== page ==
Making school culture visible — EducationHQ

Seeing the school culture is a challenge for most of us for the simple reason that we don’t know exactly what we are looking for.

It’s a bit like looking for a pixie or a unicorn in some ways. We think we know what it looks like… but have we ever really seen it in person? Are there any credible recorded sightings or at least a photo?

Of course, the big difference between pixies, unicorns, and school cultures is clear. One of them is definitely real. Others? I’ll leave that to your court. My evidence for the claim that school culture exists is in every room full of school leaders I work with who tell me, no doubt, that it’s not just real, but it’s essential to the success of their school.

The conundrum begins to grow beyond just how important culture is and when we need to identify it. I’ve heard incredibly eloquent and intelligent leaders blend into vague “oh you know” descriptions that include words like vibe, feel, and general atmosphere. What is telling is not only the difficulty of describing school culture, but also the inconsistency of the language we use in this pursuit.

And so, why don’t we all agree that there are several potential definitions of school culture, and then agree again that nearly all of them could be considered correct? Let us also agree to put an end to the useless debate on what is right in terms of school culture and adopt instead a useful and visible definition.

I like to describe school culture in terms that educators are familiar with, and to me, school culture is just a collective name – for behaviors. These are behaviors exhibited by the three key stakeholder groups in a school culture – your staff, your students, and your parent/guardian community.

Sometimes they bring up behaviors that we like and would like to encourage or recognize. And sometimes they contribute to behaviors that, at least for now, we tolerate.

And while it is reasonable for most people to categorize these behavioral contributions in these two ways, there is a danger in inferring that the game of cultural leadership must simply be to eliminate, or at least reduce or discourage, tolerated behaviors. It’s just not realistic.

Even in the most functional relationships and relational systems, like schools, there are always behaviors that we tolerate. Consider your partner, your best friend, or a valued family member — and if there are at least a few things that person perpetually brings to the hookup table that you wish they didn’t have.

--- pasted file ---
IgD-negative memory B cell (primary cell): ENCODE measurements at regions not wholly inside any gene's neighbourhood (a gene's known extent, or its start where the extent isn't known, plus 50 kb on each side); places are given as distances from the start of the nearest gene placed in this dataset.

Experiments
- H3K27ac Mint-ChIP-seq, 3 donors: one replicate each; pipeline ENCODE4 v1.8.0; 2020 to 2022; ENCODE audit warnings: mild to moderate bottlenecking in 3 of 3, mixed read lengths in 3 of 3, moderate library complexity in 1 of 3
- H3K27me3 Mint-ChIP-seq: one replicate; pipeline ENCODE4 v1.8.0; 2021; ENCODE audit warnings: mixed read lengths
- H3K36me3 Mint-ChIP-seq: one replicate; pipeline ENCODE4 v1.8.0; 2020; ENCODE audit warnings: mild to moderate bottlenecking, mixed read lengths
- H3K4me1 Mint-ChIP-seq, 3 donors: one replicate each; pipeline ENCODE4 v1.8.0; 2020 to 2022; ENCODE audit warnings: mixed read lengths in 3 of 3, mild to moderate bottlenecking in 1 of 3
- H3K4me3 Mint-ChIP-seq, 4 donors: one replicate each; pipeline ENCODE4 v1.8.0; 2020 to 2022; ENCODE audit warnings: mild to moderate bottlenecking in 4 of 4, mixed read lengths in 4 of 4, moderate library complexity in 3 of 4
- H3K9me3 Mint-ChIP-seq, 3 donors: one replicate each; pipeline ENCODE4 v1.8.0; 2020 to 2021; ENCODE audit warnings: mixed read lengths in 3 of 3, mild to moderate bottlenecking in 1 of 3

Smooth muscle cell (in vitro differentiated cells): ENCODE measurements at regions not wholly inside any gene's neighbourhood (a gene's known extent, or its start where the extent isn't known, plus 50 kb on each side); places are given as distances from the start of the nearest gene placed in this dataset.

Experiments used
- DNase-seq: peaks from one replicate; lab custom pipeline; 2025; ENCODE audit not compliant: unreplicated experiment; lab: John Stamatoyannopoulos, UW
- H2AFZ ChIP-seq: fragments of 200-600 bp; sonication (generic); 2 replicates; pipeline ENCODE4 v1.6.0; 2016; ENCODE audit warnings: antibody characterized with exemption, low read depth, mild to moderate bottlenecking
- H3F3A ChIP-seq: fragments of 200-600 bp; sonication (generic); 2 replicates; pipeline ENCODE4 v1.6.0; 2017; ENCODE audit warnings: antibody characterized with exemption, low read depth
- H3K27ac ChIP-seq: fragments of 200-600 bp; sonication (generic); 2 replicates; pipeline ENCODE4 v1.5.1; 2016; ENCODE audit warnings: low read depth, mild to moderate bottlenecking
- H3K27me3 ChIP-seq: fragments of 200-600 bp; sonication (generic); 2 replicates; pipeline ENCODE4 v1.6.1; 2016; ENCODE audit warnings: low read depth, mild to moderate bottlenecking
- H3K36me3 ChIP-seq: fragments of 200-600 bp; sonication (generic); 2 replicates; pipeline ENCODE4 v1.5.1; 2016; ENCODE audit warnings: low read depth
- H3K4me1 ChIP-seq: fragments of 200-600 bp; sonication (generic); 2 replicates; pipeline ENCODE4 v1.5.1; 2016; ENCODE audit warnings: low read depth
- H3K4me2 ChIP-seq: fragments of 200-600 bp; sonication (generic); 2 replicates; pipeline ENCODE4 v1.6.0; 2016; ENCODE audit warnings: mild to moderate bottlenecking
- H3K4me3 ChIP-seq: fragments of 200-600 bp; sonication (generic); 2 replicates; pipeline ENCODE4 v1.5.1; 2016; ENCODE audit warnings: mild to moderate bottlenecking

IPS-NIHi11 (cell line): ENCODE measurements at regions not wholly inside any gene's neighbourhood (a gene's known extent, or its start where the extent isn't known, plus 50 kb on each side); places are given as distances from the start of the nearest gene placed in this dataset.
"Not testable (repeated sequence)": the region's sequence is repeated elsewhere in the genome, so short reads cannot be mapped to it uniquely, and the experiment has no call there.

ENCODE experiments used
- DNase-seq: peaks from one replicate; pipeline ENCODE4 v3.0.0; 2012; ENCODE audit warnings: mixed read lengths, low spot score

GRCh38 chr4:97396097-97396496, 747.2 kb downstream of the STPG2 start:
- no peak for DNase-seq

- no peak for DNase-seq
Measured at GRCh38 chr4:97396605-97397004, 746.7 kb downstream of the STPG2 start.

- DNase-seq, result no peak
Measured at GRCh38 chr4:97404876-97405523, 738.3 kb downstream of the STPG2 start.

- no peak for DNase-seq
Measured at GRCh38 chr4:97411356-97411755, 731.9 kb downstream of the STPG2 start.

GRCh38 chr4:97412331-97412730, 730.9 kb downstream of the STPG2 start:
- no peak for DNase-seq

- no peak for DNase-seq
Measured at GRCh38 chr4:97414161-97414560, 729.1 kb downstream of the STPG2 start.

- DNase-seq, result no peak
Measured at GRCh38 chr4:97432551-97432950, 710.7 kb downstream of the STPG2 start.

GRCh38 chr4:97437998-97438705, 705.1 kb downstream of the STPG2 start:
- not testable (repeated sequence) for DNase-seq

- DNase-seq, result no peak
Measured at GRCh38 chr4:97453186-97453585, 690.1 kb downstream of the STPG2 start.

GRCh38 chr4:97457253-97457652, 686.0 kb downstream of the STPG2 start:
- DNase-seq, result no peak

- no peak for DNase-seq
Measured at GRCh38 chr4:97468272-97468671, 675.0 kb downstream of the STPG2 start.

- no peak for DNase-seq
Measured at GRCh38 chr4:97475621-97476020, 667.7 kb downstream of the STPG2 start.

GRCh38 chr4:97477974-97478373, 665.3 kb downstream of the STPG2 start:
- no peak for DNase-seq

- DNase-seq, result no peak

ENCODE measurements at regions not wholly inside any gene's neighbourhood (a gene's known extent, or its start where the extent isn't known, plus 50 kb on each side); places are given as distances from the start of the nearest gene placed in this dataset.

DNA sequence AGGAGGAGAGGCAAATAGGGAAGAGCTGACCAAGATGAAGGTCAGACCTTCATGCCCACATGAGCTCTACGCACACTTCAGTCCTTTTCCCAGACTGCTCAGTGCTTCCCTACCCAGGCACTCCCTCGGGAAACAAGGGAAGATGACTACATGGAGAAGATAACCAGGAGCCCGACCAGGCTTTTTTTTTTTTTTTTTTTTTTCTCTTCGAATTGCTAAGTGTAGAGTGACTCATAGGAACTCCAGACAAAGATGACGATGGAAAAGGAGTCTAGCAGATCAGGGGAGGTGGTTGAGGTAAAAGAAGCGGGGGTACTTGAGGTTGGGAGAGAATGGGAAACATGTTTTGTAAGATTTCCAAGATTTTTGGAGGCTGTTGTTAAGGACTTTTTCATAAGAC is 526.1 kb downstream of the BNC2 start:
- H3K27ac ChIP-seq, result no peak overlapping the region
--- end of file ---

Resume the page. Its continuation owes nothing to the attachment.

I bet there are. And he’s one of your favorite people you voluntarily choose to love and spend time with.

Comparing ourselves to unrealistic standards, such as behavioral elimination, constantly makes school leaders unhappy and feel like failures. It leads us to pointless evaluations of our efforts and exasperated cries of “It’s not working. He always does!

A little reality check on behavior improvement. Problematic behaviors rarely disappear in a miraculous moment of personal epiphany. In fact, whenever we see an observable reduction in the frequency and severity of tolerated behaviors, we should rejoice because that is how behavioral changes in people most often manifest.

Your school culture is best seen through the lens of three key factors: language, conduct, and mindset. And your culture can be made visible in:

  • your commitments and staff contribution forecasts for each driver.
  • the case studies of impact and positive growth that emerge as results of a collective drive toward good cultural processes.

So, does your school have a plan for how you speak as culture leaders? Does he have a blueprint for how we as culture leaders conduct ourselves in how we address expected conflict, wrongdoing, and even our pedagogy? And have we collectively agreed on certain mindsets for working with young people that may be more useful to us than true?

If so, you are making the culture visible. And if you find yourself getting a little vague and nonspecific in your answers…that’s okay, too. You are actually at a big club. That said, it’s probably time we did something about it.

Let’s start with my keynote presentation at the Corwin “Making Learning Visible” conference on September 12-13, 2022.

Martha K. Merrill